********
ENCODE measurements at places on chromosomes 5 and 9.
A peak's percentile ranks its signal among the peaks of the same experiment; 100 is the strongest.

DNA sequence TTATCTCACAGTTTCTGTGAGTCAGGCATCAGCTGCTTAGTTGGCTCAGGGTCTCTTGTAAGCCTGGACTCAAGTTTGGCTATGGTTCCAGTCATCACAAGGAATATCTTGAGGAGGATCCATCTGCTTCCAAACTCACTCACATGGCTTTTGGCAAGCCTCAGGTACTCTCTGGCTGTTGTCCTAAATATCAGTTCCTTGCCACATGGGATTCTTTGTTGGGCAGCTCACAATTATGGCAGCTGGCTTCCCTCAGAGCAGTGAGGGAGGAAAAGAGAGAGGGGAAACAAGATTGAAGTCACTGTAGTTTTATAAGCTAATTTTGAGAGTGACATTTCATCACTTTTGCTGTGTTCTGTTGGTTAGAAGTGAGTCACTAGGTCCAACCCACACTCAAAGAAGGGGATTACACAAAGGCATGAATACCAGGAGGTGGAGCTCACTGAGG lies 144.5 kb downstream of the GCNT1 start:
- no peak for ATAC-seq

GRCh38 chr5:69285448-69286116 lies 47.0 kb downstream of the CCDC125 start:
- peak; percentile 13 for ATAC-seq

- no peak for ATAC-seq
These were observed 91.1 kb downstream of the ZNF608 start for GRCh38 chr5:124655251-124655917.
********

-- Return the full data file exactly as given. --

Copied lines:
ENCODE measurements at places on chromosomes 5 and 9.
A peak's percentile ranks its signal among the peaks of the same experiment; 100 is the strongest.

DNA sequence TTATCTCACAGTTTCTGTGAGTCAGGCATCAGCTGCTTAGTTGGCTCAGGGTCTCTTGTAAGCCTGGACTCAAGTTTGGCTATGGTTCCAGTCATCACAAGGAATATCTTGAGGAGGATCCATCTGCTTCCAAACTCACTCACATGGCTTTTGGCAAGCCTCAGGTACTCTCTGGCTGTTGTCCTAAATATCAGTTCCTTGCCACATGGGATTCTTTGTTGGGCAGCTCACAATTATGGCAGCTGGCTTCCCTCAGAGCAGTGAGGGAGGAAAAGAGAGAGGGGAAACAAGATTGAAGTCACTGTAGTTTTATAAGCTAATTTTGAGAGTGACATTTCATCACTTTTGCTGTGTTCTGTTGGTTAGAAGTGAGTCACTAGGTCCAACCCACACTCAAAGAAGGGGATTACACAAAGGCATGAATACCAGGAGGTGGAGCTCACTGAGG lies 144.5 kb downstream of the GCNT1 start:
- no peak for ATAC-seq

GRCh38 chr5:69285448-69286116 lies 47.0 kb downstream of the CCDC125 start:
- peak; percentile 13 for ATAC-seq

- no peak for ATAC-seq
These were observed 91.1 kb downstream of the ZNF608 start for GRCh38 chr5:124655251-124655917.